We can evaluate the role of multi-risk in the emergence of extremes using two different standard metrics: the exceedance probability (EP) curve (e.g., Grossi et al. 2005; Smolka 2006) and the risk matrix (Cox 1998; Krausmann et al. 2011). Both are different representations of the relationship between event frequency and event loss (in the present study, between frequency of meta-events and aggregated loss). Figure 10 shows EP curves of the five different simulation sets (Table 4). We see the progressive increase in the area below the curve and the tail becoming fatter when more information on the risk process is added. We also see the case of a bounded EP at ∑Λ = Ε 0 = 1. However, such a metric provides only limited information on the extreme events that populate the tail of the EP curve.
Fig. 10

Exceedance probability (EP) curves for the five hypotheses H 0 to H 4 defined in Table 4

In contrast, the risk matrix provides a more visual representation of the risk although the colour code, from green (minimum risk) to red (maximum risk) (Krausmann et al. 2011), remains subjective (Fig. 11, top left). We populate the risk matrix with the risk scenarios or risk paths generated in the different simulation sets. Each simulation is characterized by an aggregated loss, which represents one risk scenario. The number of times N the same aggregated loss is observed gives the frequency N/N sim of this risk scenario. Here, aggregated losses are binned into 0.01 cells in the log scale (i.e., 501 different values in the loss interval 10−4 ≤ Λ ≤ 10). Each risk scenario is then represented by a point in the risk matrix (Fig. 11). Using a smaller bin would shift all values to lower frequencies, but the observed patterns would remain the same. This approach should therefore be considered as semi-quantitative.
Fig. 11

Risk migration matrices showing how risk migrates as a function of frequency and aggregated losses when new information is added to the system. Risk increase is represented in red and risk decrease in blue. Risk scenarios are represented by points, in white for the first hypothesis and in black for the second. See text for details

To better evaluate the role of multi-risk in the emergence of extremes, we introduce the notion of risk migration matrix, which is shown in Fig. 11. It is defined as the difference in the density of risk scenarios observed between two hypotheses. To avoid a pixellated result, the densities are first calculated using a Gaussian kernel, here with a standard deviation large enough to focus on the first-order migration patterns. The right column shows the case H i  − H 0, and the left column shows the case H i  − H i−1 with i the hypothesis number (Table 4). Risk scenarios of the first and second hypotheses are represented by white and black points, respectively. An increase in risk is represented in red and a decrease in blue. The proposed approach allows us to visualize how the risk migrates as a function of frequency and aggregated losses when new information is added to the system. From H 0 to H 3, we see a progressive shift of the risk to higher frequencies and higher losses (from yellow to red), indicating that the risk is underestimated when interactions at the hazard and risk levels are not considered. The shift is particularly pronounced in the case of domino effects with A → C → D → E. Finally, the risk migration matrix H 4 − H 3 shows how time-dependent exposure yields a saturation of losses. Feedback from civil protection stakeholders also showed that a risk matrix view might be preferable to the use of loss curves for communicating multi-risk results. This is in the context of this feedback that the concept of risk migration matrix was developed (Komendantova et al. 2014).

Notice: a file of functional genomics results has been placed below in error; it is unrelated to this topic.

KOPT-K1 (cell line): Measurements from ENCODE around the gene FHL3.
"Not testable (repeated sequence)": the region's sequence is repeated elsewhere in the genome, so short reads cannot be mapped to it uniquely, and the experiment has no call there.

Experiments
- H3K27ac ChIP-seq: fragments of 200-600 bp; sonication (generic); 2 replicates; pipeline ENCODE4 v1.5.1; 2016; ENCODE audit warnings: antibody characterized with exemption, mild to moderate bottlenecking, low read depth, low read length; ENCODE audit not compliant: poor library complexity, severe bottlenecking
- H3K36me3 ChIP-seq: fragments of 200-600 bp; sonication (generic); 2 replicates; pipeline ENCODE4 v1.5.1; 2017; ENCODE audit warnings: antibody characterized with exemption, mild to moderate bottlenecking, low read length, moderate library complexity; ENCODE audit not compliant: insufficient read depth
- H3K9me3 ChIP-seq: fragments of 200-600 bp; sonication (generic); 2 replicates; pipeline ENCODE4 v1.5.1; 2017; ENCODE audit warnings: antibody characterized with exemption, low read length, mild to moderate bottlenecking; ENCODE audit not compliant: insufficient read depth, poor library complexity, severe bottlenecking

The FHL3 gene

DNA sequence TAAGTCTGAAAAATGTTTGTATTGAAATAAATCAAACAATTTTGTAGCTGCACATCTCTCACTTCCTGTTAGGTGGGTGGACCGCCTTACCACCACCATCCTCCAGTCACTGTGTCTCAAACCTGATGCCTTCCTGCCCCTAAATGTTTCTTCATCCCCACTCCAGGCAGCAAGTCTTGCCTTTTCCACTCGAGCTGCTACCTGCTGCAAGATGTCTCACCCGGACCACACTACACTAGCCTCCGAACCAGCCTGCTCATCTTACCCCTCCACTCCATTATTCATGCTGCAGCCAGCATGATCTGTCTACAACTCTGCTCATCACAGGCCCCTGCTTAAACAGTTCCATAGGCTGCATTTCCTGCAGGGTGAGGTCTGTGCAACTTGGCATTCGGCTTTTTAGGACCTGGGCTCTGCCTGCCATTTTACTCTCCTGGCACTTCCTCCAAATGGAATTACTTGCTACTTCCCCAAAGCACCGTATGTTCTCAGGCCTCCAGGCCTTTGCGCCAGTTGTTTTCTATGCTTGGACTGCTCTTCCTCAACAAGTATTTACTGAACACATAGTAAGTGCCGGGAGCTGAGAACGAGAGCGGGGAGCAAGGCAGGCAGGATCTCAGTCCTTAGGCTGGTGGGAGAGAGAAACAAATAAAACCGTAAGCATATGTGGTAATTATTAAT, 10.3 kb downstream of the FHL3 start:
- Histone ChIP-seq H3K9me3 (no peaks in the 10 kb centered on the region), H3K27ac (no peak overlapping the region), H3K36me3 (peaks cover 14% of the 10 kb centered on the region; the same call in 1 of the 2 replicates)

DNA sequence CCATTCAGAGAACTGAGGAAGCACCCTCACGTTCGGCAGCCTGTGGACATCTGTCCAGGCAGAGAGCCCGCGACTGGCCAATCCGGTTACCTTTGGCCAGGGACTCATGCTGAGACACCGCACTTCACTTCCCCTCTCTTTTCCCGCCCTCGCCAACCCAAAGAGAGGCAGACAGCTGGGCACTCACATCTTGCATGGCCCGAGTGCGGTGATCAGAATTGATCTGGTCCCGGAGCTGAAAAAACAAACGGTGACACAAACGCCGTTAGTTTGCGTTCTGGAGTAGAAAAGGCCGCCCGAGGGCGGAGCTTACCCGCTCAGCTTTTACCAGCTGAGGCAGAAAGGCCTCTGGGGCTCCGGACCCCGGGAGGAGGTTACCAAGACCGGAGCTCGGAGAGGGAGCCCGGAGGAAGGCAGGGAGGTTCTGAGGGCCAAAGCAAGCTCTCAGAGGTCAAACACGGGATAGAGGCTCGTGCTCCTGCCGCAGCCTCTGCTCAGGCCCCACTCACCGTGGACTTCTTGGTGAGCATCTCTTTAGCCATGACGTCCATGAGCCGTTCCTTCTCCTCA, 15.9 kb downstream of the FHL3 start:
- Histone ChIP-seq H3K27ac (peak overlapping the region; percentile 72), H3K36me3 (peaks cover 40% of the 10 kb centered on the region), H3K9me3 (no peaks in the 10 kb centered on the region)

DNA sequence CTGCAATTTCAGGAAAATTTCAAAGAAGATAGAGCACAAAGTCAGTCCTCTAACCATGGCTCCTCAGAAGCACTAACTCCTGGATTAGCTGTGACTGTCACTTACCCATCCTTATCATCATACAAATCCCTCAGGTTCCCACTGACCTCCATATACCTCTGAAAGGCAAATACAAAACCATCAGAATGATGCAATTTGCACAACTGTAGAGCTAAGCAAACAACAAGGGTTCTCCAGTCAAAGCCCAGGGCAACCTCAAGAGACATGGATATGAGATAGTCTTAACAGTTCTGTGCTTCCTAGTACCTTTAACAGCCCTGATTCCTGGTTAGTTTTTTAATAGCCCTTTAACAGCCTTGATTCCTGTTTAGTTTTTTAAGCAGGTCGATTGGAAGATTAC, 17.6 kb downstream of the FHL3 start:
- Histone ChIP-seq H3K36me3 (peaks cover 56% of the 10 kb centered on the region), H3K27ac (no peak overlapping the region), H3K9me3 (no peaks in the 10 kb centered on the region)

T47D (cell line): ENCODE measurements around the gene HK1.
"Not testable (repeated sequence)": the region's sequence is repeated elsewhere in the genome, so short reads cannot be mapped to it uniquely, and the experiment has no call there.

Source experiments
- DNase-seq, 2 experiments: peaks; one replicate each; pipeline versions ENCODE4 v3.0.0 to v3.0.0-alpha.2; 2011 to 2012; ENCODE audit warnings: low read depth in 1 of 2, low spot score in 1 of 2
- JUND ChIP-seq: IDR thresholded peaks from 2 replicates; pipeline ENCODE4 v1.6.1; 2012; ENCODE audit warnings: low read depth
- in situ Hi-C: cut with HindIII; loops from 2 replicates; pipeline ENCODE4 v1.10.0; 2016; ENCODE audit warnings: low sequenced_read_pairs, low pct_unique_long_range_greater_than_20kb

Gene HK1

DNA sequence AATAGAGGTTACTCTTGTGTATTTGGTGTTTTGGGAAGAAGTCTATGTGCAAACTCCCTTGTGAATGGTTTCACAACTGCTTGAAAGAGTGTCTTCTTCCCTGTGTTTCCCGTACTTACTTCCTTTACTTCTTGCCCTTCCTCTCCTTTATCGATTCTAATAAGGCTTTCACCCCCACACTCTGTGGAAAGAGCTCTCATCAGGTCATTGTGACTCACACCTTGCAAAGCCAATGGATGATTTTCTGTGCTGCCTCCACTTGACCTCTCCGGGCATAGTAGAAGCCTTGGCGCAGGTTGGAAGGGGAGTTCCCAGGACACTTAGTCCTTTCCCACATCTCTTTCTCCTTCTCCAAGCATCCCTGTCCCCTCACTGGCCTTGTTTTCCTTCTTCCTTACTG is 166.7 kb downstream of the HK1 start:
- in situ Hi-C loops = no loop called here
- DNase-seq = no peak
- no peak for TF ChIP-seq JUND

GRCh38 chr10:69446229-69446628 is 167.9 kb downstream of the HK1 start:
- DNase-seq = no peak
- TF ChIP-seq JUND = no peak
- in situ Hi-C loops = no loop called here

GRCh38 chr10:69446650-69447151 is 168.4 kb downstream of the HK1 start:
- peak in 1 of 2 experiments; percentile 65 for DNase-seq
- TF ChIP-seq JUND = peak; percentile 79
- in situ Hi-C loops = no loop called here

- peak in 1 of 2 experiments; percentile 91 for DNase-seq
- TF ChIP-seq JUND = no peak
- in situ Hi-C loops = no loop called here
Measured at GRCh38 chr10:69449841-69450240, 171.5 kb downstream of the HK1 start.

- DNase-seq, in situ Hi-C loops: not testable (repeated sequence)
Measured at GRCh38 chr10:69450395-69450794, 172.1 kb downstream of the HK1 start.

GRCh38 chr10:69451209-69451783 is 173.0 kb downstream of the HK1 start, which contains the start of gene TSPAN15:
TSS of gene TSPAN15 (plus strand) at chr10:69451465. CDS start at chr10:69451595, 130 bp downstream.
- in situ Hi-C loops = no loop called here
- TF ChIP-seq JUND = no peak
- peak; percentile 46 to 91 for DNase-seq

4 Applicability to real-world conditions

We have presented a novel, generic and flexible multi-risk framework, which implements coinciding events, triggered chains of events, time-variant vulnerability and time-variant exposure. While the sequential MCM is a well-established method to model complex systems, it is still rarely used as the basis of a multi-risk assessment tool. Figure 12 shows the difference between standard risk modelling (e.g., Grossi et al. 2005) and the newly proposed approach (Sect. 2). Application of the approach to real test sites will require two improvements: (1) a data switch with the transition from generic to real data and processes, which will be the subject of a companion manuscript by the same authors: “The Quantification of Low-Probability–High-Consequences Events: Part II. Guidelines to Multi-Risk Assessment Based on the Virtual City Concept” and (2) an integration of engineering models that are in use in existing risk tools (e.g., moving from a single-damage state equation (Eq. 3) to more realistic multi-damage states as described for instance in Lagomarsino and Giovinazzi 2006). This second requirement is non-trivial, not only due to the different modelling structure, but also to the use here of a stochastic event set instead of aggregated hazard. Aggregated hazard is used for instance in standard seismic risk assessment (e.g., Cornell 1968) and in its recent multi-risk extensions (Marzocchi et al. 2012; Selva 2013). Nonetheless, moving to an event-based sequential simulation approach seems appropriate to model dynamic risk processes and extremes.